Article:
There are a number of programs and proposals that seek to increase the number of people saving for their own retirement through workplace retirement plans. These include programs run by states for private sector workers, new tax incentives, and measures making it more attractive for employers to offer plans.
State-run retirement savings plans for private-sector workers.
States around the country are undertaking to administer retirement savings plans for private-sector workers. Thus far 10 states and one city have enacted legislation authorizing these new programs. Most of these programs require employers who do not have other retirement plans to enroll their employees into Individual Retirement Accounts administered by the state. The employers are required to reduce the employees’ earnings by a specified amount and put the money in the state-run program unless the employees say they do not want to participate in the program. Another 33 states and another city are considering adopting similar types of programs.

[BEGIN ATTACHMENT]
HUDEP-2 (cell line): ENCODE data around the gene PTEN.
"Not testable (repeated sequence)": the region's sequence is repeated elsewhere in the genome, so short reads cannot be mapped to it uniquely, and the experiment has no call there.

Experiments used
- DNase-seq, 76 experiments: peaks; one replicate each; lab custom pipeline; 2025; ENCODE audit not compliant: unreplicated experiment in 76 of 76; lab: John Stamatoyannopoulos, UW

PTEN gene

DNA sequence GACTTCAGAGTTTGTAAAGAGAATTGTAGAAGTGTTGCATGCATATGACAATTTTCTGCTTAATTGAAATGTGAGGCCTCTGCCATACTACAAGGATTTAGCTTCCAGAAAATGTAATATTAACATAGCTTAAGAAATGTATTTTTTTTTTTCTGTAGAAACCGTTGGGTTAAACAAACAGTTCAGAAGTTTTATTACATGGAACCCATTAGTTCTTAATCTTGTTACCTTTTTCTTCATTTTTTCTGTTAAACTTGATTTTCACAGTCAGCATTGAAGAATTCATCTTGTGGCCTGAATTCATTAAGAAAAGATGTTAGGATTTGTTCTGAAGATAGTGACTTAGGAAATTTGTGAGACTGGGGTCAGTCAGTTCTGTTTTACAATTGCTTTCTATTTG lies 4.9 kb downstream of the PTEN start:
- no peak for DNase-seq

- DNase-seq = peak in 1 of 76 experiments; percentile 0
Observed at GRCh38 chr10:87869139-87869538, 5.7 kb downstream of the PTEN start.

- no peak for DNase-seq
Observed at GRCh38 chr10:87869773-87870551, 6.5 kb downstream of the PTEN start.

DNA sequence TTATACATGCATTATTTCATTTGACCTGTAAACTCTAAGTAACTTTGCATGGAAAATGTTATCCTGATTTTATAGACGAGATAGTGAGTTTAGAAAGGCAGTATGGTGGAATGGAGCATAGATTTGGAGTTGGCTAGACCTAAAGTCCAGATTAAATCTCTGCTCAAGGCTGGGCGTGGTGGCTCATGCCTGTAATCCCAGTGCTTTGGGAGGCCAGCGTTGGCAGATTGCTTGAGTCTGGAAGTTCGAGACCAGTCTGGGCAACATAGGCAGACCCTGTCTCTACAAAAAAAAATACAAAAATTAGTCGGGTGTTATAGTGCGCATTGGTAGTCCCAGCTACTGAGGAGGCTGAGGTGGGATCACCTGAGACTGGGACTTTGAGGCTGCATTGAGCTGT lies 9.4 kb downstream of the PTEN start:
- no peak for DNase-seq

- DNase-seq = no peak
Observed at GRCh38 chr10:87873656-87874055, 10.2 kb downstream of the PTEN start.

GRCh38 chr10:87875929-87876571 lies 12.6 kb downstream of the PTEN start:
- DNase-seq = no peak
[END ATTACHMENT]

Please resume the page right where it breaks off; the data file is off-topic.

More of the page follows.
A refundable Saver’s Credit for lower-income employees.
Currently, workers earning lower incomes can get tax credits for money that they put into an IRA or a 401(k) plan. This is called the Savers Credit. A problem is that many lower-income employees do not pay taxes. A “refundable” Savers Credit would give workers who contribute to retirement plans money even if they don’t pay taxes. Proposals for refundable Saver’s Credits have been included in proposed legislation.
Tax credits and pooled retirement savings arrangements for small employers.
Legislation is now pending that would provide new tax incentives for small employers to offer 401(k)s and other retirement savings plans and to allow unrelated employers to join together to offer pooled 401(k) plans sponsored by financial institutions.